The Bible Tells us Things We have Never Heard Before

One of the best things about being a preacher is that I have to grapple with passages from the Bible every week. As I reflect on biblical texts, something amazing happens: I rediscover what I believe! Yes, in my case it only takes the week between Sundays to completely forget what my faith is all about.

What I have discovered again and again is that the Bible isn’t good advice, a little wisdom for the journey, or interesting historical facts. The words of the Bible are much more than that: they open my eyes to things I simply wouldn’t see otherwise. Swiss Theologian Karl Barth put it this way: “The Word of God always tells us something fresh that we had never heard before from anyone.” I come to the text with one sort of vision and leave with another.

What sort of “vision” do I bring to the text? I bring a vision shaped by the “bad religion” that dominates our society. The “bad religion” is the consumer society. In a consumer society, I am trained every day to see life as something that can be bought and sold, and my life as just one more commodity on the shelf. In such a society, the church is too often just another store trying to get as many customers for its goods as possible. In this kind of society, it is all up to me to get my fair share of the goods and the end result is anxiety. Life is about survival and making ends meet. Furthermore, the society trains me each day to be realistic about the flawed nature of society. The world is screwed up and that is just the way it is going to be, world without end.

But when I come to the biblical texts something astonishing happens: I am told “something fresh” that I have never heard before. For example, last Sunday the teenage youth group and I read Isaiah 65: 17-25. This prophetic vision announces that God is going “to create new heavens and a new earth.” What will this new world be like? This passage tells us that eventually God will so reorder the socio-economic environment that one day there will be no more “cries of distress” because people are suffering. Infant mortality will be a thing of the past. The elderly will not be neglected but live out their days and then some. The laborers of this society will build houses, not just for others, but also for themselves. Everyone will have meaningful work. Not only will societal relations be reordered, but the community’s relationship with God will be so intimate that God will answer the community’s needs even before they make their requests. There will be peace among all people, and war shall be no more. If you don’t believe what I have said, just read the text.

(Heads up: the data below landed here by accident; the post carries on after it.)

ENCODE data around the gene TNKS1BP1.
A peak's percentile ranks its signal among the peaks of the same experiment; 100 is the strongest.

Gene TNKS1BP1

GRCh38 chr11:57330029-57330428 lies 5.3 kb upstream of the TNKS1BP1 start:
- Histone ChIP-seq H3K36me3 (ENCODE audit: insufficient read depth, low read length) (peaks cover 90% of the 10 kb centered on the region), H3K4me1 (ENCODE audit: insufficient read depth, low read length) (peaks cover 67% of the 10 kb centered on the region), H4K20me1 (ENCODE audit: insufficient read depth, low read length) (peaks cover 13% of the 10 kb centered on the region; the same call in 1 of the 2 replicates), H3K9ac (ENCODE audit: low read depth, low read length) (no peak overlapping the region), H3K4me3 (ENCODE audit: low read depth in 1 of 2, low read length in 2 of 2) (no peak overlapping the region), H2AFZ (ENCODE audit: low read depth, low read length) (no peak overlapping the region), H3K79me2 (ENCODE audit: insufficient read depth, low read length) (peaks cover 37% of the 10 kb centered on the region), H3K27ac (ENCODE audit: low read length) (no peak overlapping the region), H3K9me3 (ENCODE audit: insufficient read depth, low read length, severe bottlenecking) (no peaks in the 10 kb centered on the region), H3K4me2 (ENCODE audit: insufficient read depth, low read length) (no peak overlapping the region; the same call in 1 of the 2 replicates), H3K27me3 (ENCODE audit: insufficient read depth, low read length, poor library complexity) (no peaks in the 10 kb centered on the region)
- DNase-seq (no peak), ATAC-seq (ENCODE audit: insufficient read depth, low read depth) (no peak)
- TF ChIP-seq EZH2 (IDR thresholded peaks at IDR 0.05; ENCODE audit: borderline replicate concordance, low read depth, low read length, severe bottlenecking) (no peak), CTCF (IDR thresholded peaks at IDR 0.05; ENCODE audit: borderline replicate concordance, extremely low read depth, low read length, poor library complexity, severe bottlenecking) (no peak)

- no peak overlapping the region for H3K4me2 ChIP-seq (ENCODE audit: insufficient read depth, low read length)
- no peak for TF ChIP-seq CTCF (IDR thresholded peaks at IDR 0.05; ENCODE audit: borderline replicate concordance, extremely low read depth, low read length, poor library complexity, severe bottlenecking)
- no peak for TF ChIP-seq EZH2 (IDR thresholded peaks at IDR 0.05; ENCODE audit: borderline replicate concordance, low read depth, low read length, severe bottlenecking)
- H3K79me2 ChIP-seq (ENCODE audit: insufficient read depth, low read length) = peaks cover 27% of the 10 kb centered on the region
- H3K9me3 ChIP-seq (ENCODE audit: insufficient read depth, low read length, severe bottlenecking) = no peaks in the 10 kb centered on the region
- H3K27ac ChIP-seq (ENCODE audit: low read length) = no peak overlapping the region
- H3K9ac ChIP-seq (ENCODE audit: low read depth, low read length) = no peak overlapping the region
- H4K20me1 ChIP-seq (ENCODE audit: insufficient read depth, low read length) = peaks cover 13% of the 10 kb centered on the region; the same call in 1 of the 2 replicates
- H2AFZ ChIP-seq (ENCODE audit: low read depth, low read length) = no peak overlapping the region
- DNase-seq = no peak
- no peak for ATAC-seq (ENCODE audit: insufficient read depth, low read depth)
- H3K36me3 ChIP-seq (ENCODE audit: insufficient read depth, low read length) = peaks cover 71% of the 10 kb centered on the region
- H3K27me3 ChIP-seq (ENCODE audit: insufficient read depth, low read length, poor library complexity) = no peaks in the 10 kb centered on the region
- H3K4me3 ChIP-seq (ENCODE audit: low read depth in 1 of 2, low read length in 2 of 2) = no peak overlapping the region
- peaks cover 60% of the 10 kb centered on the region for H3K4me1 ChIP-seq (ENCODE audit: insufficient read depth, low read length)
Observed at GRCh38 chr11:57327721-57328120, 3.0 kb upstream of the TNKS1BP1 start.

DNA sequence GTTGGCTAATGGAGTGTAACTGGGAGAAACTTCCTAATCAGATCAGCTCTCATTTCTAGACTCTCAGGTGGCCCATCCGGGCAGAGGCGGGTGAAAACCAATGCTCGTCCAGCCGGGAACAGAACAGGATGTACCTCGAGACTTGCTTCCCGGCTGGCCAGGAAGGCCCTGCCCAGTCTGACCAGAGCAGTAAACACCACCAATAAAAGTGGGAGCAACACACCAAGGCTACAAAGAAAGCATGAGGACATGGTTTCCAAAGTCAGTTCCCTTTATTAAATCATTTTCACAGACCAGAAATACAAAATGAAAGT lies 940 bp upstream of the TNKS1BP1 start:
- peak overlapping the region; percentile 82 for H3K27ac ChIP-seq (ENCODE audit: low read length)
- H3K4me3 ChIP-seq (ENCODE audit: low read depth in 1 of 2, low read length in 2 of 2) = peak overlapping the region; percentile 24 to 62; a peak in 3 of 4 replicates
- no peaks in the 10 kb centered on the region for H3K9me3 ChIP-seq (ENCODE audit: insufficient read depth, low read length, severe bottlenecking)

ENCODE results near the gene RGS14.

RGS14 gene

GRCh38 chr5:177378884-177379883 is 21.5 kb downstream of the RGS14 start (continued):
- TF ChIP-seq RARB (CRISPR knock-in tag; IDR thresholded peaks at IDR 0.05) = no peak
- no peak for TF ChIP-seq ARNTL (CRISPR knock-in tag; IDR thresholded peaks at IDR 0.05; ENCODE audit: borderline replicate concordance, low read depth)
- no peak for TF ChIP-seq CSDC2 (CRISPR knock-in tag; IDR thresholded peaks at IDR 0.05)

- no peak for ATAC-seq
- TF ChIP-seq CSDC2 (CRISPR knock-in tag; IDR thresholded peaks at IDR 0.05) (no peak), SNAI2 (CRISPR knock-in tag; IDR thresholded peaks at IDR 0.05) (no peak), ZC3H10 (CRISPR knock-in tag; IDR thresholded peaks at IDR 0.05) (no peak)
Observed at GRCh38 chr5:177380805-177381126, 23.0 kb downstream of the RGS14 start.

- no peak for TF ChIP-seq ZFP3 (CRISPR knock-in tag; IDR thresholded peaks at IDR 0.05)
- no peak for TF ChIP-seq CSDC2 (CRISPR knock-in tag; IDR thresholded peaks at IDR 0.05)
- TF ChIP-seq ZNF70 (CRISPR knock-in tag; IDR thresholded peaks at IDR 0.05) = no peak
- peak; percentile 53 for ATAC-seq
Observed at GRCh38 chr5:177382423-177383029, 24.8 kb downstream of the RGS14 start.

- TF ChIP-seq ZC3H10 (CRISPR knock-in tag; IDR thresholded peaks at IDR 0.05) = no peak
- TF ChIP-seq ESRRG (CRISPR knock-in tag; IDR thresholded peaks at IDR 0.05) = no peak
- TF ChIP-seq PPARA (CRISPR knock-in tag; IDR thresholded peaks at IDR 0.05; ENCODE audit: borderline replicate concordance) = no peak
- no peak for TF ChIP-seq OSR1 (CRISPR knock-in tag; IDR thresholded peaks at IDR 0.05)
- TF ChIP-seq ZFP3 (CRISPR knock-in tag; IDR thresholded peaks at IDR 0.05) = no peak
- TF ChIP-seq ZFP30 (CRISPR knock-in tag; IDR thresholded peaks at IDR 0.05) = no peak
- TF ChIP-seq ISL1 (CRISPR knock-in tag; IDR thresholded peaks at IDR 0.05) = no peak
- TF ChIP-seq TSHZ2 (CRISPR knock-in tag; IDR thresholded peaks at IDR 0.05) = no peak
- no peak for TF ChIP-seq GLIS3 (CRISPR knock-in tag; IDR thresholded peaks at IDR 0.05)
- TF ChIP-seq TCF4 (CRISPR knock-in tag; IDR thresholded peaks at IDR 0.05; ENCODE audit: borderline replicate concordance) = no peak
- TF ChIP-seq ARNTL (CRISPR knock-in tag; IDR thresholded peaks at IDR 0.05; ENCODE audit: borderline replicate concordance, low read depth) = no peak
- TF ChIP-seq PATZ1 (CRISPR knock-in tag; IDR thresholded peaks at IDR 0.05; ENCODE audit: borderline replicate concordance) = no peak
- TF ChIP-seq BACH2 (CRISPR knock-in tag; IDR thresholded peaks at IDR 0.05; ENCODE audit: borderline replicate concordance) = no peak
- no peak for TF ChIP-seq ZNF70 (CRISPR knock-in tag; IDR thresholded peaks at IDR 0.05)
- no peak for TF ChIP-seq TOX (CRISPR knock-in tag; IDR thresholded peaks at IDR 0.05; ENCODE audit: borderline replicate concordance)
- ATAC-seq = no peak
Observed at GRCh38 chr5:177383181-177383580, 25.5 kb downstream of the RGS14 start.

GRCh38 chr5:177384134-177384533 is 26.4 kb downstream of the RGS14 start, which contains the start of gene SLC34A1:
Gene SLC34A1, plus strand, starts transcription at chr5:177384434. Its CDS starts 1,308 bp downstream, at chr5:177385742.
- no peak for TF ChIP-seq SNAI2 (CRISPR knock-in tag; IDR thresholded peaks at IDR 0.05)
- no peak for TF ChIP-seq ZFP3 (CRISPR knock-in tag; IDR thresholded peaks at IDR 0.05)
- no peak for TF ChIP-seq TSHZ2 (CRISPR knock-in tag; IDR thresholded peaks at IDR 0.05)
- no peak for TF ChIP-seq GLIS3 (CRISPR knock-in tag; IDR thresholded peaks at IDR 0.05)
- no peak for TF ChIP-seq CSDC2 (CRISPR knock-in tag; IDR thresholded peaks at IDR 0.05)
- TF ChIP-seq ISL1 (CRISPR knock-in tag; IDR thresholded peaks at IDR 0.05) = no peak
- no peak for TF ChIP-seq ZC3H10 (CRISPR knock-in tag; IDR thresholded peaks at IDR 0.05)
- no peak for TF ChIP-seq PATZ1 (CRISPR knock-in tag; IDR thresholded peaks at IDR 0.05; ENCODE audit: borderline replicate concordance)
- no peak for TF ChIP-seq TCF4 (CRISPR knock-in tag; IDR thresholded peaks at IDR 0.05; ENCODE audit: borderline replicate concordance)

As we read these words in the Youth Group, you could see the eyes of the teenagers literally opening wide. You could see hope arriving in that room. And here is the rub: The church can’t do what it can’t see. Because these teenagers—and the adults in the room for that matter—had been offered an alternative vision for the future of the world, the teenagers began to look at what they could do to help God make this vision a reality. Words like these inspire people to act. The same thing happens at our Tuesday morning Bible study. Our eyes are opened to things we have forgotten or have never seen. We then leave the study more able to live in sync with this vision.

The Bible isn’t good advice; it is Good News. Good News about what God is doing in the world. Good News about how much God loves and cares about us. The Bible constantly reorients us to what will bring us life. If you want to us join us on Tuesday mornings, 9:30—11:00am, just show up whether you are a member of St. Timothy’s or not. If that doesn’t work for you and you would like to start a Bible Study at another time, contact me at and let’s see what we can do.

Roger GreeneComment